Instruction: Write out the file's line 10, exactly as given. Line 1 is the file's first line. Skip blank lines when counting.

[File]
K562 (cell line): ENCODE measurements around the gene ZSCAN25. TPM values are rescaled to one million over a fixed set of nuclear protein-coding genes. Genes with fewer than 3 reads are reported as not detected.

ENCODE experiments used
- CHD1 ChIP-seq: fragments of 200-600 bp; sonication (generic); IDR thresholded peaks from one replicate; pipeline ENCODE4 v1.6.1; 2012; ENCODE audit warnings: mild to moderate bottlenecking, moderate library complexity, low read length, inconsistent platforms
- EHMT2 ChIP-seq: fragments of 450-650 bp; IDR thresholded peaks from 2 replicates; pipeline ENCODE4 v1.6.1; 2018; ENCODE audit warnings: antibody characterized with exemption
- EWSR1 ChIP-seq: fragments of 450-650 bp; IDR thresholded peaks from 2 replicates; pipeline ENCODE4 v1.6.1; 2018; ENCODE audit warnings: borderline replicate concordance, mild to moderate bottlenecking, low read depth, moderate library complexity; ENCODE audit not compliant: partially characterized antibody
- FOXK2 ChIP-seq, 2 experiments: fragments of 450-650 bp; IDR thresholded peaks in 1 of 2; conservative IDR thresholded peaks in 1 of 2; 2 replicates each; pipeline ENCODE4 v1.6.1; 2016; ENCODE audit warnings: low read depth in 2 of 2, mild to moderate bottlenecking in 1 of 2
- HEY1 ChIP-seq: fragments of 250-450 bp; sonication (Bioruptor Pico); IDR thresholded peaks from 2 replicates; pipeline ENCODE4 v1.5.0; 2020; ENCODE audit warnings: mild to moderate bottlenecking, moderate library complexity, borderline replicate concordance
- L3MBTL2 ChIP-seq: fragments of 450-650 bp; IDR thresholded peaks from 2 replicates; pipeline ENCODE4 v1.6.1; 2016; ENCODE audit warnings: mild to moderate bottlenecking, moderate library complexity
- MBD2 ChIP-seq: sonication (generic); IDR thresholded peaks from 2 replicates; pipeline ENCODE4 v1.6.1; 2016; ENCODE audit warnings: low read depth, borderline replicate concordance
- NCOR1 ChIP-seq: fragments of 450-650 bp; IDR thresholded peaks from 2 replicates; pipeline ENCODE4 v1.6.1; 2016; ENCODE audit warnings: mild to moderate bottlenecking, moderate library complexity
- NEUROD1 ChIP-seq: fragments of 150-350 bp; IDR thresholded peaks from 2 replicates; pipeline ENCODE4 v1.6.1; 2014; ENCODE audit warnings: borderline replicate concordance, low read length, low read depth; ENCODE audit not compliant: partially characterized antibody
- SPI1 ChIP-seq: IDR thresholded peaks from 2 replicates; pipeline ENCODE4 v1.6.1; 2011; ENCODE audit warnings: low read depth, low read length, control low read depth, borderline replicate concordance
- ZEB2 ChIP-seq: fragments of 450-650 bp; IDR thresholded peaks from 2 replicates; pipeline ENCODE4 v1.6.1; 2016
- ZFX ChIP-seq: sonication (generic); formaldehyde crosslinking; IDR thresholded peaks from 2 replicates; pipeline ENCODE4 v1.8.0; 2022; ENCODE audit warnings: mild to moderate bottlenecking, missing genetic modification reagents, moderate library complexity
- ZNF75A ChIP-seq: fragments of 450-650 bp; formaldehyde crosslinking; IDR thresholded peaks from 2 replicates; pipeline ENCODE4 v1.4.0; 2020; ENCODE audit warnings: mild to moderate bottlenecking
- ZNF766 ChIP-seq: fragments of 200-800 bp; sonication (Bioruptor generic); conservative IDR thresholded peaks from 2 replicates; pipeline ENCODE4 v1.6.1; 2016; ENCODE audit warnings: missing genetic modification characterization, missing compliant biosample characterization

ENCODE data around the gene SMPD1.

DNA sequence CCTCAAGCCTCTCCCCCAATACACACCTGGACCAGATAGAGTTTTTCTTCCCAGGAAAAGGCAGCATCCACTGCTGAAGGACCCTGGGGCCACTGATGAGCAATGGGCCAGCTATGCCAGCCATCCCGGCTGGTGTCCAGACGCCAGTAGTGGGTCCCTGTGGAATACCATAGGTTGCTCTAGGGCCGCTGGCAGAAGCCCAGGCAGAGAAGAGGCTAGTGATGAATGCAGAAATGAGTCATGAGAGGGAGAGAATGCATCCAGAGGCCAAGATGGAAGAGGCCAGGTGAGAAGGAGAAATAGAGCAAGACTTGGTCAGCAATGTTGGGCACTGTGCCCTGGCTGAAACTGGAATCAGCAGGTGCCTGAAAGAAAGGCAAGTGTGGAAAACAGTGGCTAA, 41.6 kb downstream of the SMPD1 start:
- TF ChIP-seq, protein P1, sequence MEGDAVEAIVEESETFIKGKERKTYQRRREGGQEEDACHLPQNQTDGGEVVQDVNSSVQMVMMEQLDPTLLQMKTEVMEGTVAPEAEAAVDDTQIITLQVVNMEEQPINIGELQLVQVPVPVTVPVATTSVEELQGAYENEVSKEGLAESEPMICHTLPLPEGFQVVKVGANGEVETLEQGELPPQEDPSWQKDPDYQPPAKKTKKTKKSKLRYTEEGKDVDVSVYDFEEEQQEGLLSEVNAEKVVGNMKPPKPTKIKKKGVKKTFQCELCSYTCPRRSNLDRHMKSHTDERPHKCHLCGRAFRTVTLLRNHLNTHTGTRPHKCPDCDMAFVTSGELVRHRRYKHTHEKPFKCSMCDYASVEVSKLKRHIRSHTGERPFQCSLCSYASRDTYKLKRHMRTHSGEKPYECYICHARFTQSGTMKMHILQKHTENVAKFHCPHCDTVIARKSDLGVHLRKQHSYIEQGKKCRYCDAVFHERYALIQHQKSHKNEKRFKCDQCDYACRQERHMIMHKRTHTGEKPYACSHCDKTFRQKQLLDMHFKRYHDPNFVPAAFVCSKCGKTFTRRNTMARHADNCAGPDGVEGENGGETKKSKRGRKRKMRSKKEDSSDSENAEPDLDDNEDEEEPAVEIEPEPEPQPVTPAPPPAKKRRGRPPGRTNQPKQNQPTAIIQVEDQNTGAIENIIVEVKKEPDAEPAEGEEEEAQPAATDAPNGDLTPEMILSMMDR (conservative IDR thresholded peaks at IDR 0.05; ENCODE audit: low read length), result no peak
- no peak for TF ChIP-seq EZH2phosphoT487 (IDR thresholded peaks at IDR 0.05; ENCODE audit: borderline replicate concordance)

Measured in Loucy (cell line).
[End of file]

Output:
- NCOR1 ChIP-seq: fragments of 450-650 bp; IDR thresholded peaks from 2 replicates; pipeline ENCODE4 v1.6.1; 2016; ENCODE audit warnings: mild to moderate bottlenecking, moderate library complexity